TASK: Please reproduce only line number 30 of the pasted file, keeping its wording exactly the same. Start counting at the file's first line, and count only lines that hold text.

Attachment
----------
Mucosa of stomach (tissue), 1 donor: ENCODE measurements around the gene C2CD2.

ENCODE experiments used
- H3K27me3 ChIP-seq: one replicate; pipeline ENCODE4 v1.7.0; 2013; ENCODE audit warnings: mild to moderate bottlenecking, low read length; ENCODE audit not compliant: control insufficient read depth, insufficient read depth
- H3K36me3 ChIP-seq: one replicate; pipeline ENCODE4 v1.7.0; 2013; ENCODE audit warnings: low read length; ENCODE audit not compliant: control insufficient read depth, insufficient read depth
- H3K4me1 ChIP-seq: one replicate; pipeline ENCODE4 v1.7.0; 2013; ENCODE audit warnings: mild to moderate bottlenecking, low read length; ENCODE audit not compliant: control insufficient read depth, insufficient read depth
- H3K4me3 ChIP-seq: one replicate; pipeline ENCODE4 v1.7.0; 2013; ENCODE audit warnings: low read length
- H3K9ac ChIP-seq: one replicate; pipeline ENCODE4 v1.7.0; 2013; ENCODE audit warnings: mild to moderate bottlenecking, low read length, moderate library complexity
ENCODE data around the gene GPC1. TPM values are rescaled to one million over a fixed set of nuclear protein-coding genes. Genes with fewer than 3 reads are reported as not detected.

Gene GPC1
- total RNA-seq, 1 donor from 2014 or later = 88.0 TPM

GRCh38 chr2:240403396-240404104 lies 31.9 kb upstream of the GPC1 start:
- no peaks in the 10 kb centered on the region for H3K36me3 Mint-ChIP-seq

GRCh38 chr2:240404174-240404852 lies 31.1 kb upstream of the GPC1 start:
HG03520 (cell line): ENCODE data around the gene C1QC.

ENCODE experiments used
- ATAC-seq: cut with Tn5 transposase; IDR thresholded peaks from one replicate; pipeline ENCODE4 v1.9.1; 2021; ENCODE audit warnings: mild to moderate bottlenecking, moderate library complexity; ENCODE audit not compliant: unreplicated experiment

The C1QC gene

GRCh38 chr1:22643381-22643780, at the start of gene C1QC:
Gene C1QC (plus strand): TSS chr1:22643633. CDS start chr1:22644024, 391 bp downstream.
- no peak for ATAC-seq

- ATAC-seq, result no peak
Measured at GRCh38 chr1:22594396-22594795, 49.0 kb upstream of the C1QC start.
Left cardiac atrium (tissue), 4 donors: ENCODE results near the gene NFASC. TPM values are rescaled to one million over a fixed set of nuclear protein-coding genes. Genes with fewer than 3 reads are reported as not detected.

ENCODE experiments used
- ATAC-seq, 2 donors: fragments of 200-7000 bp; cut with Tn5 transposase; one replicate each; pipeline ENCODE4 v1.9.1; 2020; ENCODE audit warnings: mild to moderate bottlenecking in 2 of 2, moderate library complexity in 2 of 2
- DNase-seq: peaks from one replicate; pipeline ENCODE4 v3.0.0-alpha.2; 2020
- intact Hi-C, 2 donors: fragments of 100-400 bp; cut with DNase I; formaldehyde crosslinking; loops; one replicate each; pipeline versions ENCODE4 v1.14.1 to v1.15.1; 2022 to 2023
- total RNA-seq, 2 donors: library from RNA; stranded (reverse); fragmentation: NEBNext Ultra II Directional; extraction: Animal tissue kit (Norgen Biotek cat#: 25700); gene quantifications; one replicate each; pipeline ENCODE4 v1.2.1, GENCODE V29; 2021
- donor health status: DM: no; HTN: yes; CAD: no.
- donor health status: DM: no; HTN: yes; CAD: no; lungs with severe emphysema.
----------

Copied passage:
- donor health status: DM: no; HTN: yes; CAD: no; lungs with severe emphysema.